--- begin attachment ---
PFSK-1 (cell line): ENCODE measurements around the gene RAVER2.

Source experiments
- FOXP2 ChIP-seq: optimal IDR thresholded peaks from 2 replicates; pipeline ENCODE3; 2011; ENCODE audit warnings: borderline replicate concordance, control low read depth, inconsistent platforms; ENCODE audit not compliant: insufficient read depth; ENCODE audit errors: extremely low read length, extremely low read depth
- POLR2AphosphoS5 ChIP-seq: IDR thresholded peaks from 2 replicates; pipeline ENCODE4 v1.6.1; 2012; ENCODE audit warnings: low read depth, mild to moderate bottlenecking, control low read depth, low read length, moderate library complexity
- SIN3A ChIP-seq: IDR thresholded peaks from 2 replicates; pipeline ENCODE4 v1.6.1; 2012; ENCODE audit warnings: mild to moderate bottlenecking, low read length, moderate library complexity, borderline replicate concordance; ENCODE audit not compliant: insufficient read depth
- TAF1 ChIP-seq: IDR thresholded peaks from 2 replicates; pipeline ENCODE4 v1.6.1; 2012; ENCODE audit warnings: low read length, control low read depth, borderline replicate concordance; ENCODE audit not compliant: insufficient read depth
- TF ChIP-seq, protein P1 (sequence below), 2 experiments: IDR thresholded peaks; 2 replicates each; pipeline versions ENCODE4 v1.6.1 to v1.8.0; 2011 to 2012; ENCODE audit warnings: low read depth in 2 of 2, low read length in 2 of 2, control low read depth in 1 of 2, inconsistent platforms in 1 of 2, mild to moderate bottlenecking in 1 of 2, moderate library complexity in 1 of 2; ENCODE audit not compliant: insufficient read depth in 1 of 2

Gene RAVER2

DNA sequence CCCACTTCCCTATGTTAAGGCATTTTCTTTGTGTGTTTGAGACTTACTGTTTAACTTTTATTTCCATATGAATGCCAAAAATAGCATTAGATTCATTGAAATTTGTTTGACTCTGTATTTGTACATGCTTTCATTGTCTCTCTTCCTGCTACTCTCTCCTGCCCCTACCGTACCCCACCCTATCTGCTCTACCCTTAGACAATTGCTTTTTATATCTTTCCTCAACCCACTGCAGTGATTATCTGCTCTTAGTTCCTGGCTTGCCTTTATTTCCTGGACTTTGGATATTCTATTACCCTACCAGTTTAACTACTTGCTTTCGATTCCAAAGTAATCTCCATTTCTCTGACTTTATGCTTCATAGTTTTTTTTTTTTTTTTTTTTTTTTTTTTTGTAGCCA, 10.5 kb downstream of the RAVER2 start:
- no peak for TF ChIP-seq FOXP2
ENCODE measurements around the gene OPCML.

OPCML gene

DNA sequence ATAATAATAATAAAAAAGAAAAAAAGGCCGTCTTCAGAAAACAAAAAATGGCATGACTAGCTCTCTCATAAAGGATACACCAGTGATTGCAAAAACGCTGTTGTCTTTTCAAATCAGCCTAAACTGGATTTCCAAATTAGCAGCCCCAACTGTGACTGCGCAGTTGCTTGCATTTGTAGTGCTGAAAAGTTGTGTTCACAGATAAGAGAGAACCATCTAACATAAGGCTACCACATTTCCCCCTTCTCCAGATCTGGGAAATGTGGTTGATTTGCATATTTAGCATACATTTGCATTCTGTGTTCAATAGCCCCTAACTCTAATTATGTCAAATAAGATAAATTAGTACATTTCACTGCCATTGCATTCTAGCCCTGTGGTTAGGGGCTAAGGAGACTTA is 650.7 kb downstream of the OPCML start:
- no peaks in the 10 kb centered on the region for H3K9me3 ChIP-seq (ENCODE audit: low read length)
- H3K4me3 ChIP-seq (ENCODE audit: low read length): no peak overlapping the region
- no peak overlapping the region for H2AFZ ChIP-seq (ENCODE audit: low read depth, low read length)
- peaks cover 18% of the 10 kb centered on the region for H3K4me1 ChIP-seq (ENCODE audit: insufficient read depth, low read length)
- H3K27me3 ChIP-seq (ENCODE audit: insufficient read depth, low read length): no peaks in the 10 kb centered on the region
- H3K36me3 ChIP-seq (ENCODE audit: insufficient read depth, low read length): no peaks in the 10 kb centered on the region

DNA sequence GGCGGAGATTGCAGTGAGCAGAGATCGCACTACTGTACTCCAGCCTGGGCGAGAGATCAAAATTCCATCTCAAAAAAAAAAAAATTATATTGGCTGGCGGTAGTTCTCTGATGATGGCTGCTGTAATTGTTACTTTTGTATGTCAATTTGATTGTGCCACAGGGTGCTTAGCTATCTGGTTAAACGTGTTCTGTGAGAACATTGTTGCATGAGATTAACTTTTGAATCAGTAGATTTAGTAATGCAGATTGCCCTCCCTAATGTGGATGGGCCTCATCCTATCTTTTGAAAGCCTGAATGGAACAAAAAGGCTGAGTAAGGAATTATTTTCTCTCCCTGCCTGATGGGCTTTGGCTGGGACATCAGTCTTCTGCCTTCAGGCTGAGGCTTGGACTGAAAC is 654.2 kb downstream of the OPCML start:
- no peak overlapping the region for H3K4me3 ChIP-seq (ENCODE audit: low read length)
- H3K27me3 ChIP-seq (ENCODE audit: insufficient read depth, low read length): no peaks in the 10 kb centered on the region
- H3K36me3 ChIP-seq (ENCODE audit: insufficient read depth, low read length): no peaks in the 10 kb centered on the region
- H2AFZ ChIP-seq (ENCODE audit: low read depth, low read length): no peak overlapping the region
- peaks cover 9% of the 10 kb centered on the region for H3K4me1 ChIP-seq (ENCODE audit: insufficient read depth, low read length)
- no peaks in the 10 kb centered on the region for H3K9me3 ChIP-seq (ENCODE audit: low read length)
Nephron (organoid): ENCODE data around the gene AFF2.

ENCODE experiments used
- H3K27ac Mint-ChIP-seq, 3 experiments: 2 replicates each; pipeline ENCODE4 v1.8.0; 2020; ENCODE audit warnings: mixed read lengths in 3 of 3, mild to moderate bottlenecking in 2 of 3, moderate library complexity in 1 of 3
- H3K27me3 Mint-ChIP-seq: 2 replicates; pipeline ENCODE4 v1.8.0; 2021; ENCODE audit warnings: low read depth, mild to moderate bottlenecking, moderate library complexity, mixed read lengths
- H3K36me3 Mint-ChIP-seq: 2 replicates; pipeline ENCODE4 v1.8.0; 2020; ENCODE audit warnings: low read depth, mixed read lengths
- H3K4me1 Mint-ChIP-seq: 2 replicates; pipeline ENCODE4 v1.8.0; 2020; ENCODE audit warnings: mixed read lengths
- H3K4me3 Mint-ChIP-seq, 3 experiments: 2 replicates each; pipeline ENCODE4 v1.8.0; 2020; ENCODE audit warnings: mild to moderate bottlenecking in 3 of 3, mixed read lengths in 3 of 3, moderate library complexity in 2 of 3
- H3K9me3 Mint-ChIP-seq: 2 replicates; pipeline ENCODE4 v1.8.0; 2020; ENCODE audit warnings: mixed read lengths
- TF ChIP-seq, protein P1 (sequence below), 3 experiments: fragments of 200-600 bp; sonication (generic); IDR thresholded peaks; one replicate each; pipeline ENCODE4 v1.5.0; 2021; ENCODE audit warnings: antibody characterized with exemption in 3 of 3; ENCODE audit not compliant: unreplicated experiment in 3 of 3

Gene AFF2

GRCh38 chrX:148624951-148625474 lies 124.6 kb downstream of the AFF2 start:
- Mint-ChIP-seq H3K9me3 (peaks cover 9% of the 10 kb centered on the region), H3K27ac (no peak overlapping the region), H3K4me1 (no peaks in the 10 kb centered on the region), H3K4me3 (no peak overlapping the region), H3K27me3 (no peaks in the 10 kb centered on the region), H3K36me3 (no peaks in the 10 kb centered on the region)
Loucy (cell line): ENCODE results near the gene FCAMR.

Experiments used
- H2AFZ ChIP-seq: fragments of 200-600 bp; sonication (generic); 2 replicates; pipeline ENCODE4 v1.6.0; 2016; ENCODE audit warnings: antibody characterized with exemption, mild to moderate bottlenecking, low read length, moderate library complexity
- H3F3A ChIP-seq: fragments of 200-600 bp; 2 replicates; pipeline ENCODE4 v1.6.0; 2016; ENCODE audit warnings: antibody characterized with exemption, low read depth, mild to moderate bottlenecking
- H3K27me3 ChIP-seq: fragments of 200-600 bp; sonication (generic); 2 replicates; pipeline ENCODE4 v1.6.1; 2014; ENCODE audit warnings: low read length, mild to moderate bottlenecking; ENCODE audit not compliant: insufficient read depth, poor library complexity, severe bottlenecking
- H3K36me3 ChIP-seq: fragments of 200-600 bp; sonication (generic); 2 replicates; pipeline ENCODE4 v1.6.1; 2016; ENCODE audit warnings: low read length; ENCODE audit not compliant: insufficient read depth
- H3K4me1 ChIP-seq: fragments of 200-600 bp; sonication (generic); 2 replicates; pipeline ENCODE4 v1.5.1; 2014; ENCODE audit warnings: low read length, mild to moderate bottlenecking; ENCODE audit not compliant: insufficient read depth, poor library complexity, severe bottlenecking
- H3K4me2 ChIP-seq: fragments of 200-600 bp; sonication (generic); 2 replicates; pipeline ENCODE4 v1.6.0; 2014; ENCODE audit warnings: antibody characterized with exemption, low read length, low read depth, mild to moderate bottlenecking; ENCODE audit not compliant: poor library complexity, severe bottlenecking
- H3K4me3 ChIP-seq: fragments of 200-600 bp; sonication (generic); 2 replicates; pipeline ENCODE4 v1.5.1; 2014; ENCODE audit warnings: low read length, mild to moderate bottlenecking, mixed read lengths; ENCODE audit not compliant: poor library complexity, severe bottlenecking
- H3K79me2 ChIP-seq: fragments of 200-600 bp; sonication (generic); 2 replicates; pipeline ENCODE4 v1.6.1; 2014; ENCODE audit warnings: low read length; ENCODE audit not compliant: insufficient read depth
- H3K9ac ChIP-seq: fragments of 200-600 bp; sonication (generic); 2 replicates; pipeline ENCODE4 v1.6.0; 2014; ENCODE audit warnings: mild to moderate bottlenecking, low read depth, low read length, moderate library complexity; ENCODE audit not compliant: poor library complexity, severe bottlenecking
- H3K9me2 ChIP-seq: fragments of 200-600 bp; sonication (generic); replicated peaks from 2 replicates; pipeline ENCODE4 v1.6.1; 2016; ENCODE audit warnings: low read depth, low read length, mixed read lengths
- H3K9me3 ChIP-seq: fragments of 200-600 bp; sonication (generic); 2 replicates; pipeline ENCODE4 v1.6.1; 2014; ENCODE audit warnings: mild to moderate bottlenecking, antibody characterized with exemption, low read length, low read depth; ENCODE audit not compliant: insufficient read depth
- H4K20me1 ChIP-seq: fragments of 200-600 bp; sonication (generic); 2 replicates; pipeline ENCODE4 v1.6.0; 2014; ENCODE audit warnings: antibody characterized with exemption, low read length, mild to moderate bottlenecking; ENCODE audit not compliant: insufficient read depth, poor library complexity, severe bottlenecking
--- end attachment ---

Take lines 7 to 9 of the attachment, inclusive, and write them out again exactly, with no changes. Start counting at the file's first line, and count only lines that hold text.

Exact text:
- TF ChIP-seq, protein P1 (sequence below), 2 experiments: IDR thresholded peaks; 2 replicates each; pipeline versions ENCODE4 v1.6.1 to v1.8.0; 2011 to 2012; ENCODE audit warnings: low read depth in 2 of 2, low read length in 2 of 2, control low read depth in 1 of 2, inconsistent platforms in 1 of 2, mild to moderate bottlenecking in 1 of 2, moderate library complexity in 1 of 2; ENCODE audit not compliant: insufficient read depth in 1 of 2

Gene RAVER2

DNA sequence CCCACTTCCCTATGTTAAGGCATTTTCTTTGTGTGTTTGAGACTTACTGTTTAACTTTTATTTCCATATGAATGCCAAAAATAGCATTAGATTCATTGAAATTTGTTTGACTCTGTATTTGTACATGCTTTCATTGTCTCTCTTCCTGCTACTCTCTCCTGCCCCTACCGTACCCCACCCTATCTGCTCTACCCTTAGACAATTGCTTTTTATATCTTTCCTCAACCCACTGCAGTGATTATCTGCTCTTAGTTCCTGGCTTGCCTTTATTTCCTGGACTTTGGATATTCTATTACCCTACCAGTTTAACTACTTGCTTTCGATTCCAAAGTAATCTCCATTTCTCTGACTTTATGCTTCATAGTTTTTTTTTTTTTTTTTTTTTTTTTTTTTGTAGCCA, 10.5 kb downstream of the RAVER2 start: